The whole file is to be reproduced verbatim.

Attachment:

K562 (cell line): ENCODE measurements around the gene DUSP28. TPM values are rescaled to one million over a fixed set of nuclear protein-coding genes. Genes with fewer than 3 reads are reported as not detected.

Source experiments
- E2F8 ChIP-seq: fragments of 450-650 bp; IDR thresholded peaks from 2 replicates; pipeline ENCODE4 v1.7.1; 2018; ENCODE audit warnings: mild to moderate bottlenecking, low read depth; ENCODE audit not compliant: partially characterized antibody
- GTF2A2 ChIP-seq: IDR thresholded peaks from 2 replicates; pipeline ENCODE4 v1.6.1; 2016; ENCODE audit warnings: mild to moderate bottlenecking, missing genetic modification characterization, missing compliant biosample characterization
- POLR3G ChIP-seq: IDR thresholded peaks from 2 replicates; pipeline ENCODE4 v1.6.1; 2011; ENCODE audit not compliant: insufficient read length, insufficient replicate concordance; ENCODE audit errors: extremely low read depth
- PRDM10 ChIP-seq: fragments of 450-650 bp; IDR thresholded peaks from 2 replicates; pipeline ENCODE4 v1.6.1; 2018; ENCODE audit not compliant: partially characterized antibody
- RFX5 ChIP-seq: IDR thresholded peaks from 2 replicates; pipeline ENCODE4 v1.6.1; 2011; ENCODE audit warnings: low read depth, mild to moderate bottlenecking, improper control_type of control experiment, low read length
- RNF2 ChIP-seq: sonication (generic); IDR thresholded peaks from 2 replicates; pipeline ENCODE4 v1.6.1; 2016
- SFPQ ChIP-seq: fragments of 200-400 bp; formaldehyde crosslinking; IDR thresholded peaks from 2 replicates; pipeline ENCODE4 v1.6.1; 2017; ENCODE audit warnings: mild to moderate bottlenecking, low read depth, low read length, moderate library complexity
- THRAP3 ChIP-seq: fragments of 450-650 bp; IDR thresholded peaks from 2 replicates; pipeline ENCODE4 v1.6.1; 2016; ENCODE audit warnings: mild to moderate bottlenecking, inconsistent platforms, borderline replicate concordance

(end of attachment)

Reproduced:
K562 (cell line): ENCODE measurements around the gene DUSP28. TPM values are rescaled to one million over a fixed set of nuclear protein-coding genes. Genes with fewer than 3 reads are reported as not detected.

Source experiments
- E2F8 ChIP-seq: fragments of 450-650 bp; IDR thresholded peaks from 2 replicates; pipeline ENCODE4 v1.7.1; 2018; ENCODE audit warnings: mild to moderate bottlenecking, low read depth; ENCODE audit not compliant: partially characterized antibody
- GTF2A2 ChIP-seq: IDR thresholded peaks from 2 replicates; pipeline ENCODE4 v1.6.1; 2016; ENCODE audit warnings: mild to moderate bottlenecking, missing genetic modification characterization, missing compliant biosample characterization
- POLR3G ChIP-seq: IDR thresholded peaks from 2 replicates; pipeline ENCODE4 v1.6.1; 2011; ENCODE audit not compliant: insufficient read length, insufficient replicate concordance; ENCODE audit errors: extremely low read depth
- PRDM10 ChIP-seq: fragments of 450-650 bp; IDR thresholded peaks from 2 replicates; pipeline ENCODE4 v1.6.1; 2018; ENCODE audit not compliant: partially characterized antibody
- RFX5 ChIP-seq: IDR thresholded peaks from 2 replicates; pipeline ENCODE4 v1.6.1; 2011; ENCODE audit warnings: low read depth, mild to moderate bottlenecking, improper control_type of control experiment, low read length
- RNF2 ChIP-seq: sonication (generic); IDR thresholded peaks from 2 replicates; pipeline ENCODE4 v1.6.1; 2016
- SFPQ ChIP-seq: fragments of 200-400 bp; formaldehyde crosslinking; IDR thresholded peaks from 2 replicates; pipeline ENCODE4 v1.6.1; 2017; ENCODE audit warnings: mild to moderate bottlenecking, low read depth, low read length, moderate library complexity
- THRAP3 ChIP-seq: fragments of 450-650 bp; IDR thresholded peaks from 2 replicates; pipeline ENCODE4 v1.6.1; 2016; ENCODE audit warnings: mild to moderate bottlenecking, inconsistent platforms, borderline replicate concordance